US IT spend to mark modest growth

Steady as she goes

US IT spending will grow by seven per cent next year, according to Forrester Research. The analyst firm predicts that spending on IT goods, services, and staff will remain at seven per cent over the next three years. This estimate pegs IT growth at slightly above overall economic growth, a sharp contrast from the dotcom boom of the late 90s - and the slump that followed it. Forrester reckons the US is halfway through the current IT business cycle, which started in 2001.

Its study IT Spending Outlook: 2004 To 2008 And Beyond provides a breakdown of estimated growth rates by technology segment. Growth in computer hardware spending will average out at around nine per cent over the forecast period, peaking at 14 per cent next year before levelling off. Improved price/performance, the spread of Linux and other open source software, and the growing adoption of blade servers will drive near-term growth.

In 2005, software spending will grow only three per cent, with systems management, storage software, and security applications showing the largest increases. Forrester thinks spending will pick up in 2006 and beyond as applications based on web services become more mainstream. Software spending will grow by seven per cent a year between 2004 and 2008.

Network equipment spending growth will reach only four per cent in 2005, after posting double digit growth (16 per cent) this year. Even though the need to replace aging LAN equipment and investments in network security appliances will drive demand from enterprises, carriers will cut investments leading to slower growth overall.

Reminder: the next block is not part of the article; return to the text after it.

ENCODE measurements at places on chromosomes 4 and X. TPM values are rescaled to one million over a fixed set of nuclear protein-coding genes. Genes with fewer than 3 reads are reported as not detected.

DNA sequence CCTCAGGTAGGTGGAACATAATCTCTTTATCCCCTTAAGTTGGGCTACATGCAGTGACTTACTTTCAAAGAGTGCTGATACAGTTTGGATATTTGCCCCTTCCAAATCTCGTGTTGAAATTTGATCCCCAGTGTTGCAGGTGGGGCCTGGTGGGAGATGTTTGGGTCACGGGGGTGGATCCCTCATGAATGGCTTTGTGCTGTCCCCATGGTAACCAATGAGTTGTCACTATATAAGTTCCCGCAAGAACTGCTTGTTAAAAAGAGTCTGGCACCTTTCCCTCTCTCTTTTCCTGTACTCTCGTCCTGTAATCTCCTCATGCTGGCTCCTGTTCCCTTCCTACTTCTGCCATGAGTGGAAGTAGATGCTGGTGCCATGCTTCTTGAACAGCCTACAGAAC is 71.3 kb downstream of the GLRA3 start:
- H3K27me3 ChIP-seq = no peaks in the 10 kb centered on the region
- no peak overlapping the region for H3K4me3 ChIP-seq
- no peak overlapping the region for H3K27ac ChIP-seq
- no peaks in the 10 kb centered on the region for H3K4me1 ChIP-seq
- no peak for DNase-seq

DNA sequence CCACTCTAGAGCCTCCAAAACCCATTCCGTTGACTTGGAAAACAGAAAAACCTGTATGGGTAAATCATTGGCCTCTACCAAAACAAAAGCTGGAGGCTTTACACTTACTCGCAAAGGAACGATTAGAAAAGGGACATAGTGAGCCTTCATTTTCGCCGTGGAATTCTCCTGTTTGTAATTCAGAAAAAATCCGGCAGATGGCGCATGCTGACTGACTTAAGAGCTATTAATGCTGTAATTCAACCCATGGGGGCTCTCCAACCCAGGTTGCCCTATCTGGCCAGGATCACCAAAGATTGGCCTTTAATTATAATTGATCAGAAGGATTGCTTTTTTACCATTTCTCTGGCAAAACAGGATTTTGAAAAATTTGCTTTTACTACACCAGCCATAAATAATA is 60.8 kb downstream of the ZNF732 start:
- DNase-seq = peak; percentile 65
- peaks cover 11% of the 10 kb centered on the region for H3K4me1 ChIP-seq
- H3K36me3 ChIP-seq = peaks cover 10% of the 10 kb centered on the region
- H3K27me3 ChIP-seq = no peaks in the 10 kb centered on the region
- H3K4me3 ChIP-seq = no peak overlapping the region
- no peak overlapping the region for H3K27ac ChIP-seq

IT consulting and integrations will also grow more modestly than other IT segments, with compound growth of around four per cent between now and 2008. Decreased demand for large enterprise apps is hitting services revenue. "Future growth will come from companies backfilling projects with consultants rather than new hires and the need for consulting on emerging technologies like RFID, open source, and business process management software," Forrester said.

Looking at the health of the IT market from a different angle, Forrester polled 195 chief information officers at North American companies in its third quarterly review of CIOs' confidence. Confidence is high, with 71 per cent of respondents expecting their companies to grow over the next three quarters. By contrast, only five cent of CIOs reckon their organisation's business will decline over the same time. ®

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